Another Douglas County Fair is now behind us. For many local residents, that event is one of the highlights of summer. For me, it's always been bittersweet.
I was a 4-H member for more than 10 years, so thoughts of the fair began months earlier. 4-H projects take planning, record keeping and a lot of time and hard work to complete.
Hours, days, weeks and months were spent getting projects ready for the highlight of a 4-Her's year - the county fair.
When the fair finally rolled around, it brought with it a mixture of emotions. Nerves on judging day, pride or disappointment when the ribbons were awarded, fun with 4-H friends, and of course, all the excitement of carnival rides, entertainment, fair food, etc.
Those of us with livestock entries practically lived at the fair. Some did, camping out behind the barns.
And then, it was over. That's the bitter part. So much work and planning for so long, and it always went by much too quickly. And the end of the fair meant the start of school wasn't far behind.
Because my grandfather served as the secretary of the Douglas County Agricultural Association for more than 30 years, the fair was always an important family event for us as well.
He'd usually have us grandkids involved in some way in the days and weeks leading up to the fair, and after. We'd sweep out buildings, wash exhibit display cases, help put up signs and more.
One of the board members I most remember during that time was George Dyrstad. He always had a smile on his face and a twinkle in his eye.
I recently had the opportunity to interview George (featured in the August 9, 2013 Echo Press. George was asked by my grandfather to join the board in 1965. He said yes, and has served for the past 48 years.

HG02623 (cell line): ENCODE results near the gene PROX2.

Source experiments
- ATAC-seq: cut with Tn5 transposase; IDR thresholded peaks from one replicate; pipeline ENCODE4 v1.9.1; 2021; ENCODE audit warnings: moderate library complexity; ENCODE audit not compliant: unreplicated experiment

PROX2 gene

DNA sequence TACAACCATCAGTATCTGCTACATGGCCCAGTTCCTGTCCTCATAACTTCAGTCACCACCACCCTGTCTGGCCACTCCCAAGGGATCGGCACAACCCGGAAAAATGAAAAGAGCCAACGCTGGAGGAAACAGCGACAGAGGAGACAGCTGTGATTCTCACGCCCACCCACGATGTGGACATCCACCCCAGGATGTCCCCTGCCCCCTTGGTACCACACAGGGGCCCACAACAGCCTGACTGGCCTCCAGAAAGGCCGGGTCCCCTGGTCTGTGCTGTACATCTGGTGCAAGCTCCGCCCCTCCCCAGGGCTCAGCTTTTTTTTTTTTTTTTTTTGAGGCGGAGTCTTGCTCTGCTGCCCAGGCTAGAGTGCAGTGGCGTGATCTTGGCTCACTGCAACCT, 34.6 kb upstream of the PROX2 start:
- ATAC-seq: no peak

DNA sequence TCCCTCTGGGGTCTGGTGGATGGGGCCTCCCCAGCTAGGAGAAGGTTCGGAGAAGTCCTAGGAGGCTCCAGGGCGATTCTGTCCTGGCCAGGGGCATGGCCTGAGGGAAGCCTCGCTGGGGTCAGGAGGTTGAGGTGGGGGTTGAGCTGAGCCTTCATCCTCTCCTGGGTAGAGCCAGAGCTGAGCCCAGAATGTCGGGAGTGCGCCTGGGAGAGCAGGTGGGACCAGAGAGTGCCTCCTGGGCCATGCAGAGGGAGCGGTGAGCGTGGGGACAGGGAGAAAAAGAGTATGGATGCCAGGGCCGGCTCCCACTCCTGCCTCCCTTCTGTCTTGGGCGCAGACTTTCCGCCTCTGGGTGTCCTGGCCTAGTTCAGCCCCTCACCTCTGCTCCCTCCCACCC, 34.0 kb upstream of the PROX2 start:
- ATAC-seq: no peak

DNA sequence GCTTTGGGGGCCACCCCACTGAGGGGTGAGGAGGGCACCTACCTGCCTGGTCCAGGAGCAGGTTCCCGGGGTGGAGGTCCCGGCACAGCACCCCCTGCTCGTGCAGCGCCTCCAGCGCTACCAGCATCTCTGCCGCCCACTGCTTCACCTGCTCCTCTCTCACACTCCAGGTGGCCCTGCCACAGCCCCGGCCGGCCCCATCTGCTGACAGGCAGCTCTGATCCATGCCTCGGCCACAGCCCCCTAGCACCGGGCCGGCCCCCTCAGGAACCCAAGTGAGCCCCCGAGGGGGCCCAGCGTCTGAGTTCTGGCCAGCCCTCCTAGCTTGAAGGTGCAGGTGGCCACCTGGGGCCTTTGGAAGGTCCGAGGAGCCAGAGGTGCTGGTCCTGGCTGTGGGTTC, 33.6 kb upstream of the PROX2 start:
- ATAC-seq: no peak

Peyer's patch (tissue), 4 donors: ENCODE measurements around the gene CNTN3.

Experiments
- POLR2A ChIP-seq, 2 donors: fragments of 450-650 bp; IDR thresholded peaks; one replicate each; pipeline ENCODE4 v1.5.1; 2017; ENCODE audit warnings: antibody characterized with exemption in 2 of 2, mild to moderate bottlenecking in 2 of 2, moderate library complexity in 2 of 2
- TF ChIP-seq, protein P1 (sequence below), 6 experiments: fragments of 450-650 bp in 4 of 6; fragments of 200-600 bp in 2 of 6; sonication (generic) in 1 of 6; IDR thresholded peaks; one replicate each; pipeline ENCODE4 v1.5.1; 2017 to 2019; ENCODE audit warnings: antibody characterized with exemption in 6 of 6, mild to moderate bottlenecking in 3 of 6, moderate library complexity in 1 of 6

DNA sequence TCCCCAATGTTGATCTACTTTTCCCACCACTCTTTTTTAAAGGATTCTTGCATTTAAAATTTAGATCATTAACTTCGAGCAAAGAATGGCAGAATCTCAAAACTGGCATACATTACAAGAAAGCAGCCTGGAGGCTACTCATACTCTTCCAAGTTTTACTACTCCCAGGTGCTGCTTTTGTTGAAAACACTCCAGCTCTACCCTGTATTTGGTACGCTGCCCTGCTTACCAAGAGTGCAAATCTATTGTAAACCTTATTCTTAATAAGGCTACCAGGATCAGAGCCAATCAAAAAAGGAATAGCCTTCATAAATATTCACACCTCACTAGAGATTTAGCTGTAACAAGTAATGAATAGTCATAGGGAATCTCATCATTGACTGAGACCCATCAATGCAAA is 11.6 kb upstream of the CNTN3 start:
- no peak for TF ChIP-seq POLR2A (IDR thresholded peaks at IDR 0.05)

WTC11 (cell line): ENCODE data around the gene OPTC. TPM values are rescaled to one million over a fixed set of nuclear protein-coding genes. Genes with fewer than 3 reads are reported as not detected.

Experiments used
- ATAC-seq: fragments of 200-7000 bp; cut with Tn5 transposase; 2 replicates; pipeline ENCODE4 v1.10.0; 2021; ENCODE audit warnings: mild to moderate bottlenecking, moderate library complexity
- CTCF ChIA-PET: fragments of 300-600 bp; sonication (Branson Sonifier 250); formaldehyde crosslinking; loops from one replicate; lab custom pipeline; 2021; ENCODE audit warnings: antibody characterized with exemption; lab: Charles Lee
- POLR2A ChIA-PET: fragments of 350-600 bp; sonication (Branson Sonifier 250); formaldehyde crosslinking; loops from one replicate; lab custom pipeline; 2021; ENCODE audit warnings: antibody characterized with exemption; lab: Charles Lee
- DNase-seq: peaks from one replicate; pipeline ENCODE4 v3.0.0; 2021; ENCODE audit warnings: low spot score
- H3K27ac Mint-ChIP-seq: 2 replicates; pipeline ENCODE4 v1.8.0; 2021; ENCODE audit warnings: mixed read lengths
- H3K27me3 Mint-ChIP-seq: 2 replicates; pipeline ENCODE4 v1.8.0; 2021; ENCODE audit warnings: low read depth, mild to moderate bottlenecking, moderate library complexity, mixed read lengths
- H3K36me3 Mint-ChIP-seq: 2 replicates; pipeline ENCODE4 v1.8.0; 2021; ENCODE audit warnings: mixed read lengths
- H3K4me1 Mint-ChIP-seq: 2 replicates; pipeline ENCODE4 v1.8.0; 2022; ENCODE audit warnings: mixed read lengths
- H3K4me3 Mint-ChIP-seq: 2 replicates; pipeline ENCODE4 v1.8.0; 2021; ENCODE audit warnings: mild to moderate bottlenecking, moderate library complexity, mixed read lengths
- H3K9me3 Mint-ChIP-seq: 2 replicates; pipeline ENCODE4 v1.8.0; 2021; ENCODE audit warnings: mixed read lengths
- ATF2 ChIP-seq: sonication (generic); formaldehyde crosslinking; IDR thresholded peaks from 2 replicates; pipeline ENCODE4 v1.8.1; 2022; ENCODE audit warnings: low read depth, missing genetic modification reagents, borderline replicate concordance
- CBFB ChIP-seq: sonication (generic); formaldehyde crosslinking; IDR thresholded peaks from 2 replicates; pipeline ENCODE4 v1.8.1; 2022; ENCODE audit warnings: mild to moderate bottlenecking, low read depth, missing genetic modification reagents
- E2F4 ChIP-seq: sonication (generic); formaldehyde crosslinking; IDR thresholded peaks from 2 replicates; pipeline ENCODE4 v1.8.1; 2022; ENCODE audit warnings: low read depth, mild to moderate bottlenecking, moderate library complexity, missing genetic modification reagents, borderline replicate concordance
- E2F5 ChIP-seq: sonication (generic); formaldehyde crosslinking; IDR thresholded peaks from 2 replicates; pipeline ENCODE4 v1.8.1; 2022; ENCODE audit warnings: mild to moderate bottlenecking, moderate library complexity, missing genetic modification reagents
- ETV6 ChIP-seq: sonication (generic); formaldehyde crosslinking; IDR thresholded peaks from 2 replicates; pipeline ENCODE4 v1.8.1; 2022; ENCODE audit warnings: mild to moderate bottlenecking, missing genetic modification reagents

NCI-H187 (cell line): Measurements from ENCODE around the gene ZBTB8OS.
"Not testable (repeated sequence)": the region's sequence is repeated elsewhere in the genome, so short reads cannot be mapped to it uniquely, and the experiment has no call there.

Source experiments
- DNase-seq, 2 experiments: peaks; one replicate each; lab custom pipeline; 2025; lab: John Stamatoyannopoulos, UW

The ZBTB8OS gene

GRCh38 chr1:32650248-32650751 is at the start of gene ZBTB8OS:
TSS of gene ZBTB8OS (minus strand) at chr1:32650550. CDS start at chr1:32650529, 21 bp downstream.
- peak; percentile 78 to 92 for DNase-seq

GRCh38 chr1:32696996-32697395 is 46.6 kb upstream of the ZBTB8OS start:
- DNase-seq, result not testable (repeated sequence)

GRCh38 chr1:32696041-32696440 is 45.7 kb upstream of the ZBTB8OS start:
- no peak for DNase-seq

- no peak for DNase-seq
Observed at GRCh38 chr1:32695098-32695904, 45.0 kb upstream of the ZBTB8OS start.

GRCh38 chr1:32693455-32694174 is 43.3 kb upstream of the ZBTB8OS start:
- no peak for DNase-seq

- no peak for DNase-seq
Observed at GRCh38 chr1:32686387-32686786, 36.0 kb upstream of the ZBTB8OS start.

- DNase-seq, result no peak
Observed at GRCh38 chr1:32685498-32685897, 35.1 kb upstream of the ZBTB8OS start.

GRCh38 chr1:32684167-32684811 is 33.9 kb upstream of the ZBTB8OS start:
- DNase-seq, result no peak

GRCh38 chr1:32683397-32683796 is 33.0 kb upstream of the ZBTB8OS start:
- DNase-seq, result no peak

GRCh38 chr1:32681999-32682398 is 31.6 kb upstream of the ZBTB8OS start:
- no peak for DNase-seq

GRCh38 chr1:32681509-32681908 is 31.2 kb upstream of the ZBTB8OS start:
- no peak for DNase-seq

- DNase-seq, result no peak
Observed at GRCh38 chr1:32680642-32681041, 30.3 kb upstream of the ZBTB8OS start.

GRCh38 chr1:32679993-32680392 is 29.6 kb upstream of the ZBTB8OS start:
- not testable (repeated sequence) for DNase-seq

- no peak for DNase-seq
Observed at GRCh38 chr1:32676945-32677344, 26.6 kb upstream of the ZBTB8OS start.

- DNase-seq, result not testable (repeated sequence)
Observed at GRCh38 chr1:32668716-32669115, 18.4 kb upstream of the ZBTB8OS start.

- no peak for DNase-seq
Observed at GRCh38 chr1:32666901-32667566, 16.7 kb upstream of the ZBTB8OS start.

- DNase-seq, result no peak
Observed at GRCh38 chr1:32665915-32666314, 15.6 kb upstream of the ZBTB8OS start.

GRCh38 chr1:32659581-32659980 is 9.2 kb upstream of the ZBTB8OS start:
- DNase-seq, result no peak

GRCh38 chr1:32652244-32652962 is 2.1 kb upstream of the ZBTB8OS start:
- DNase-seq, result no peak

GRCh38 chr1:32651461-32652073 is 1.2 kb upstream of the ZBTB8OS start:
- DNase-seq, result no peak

During the interview, one of the things he said was that my grandpa only had one speed - fast forward. He also said that he was passionate about the fair and he worked hard to improve it every year.
That was definitely something I, and everyone else who knew my grandfather, already knew. The minute the fair was over he was planning ahead for the next one, trying to find solutions to problems or to continually improve on all areas of the fair, from entertainment to parking to exhibits.
It's been the same story for George and every other fair board member who has dedicated years to this event. It's hard work, often with little recognition. A lot of times the only feedback the board members receive is negative.
I worked for the association for a couple summers while in college, managing the exhibitor contracts. It was during those times that I really saw what goes into putting on an event like this.
I also spent a lot of time in the fair board office in the grandstand, and I remember that many, many times people came in to complain about this or that, and sometimes they weren't very nice.
I often wondered why grandpa kept doing it year after year. But after interviewing George, I realized that for many of these board members, it's a passion. And even if they don't get the pats on the back they deserve after each fair is completed, they are still able to glean some self-satisfaction and rest well knowing that all-in-all, the fair continues to grow and improve with each passing year.
"It's Our Turn" is a weekly column that rotates among members of the Echo Press editorial staff.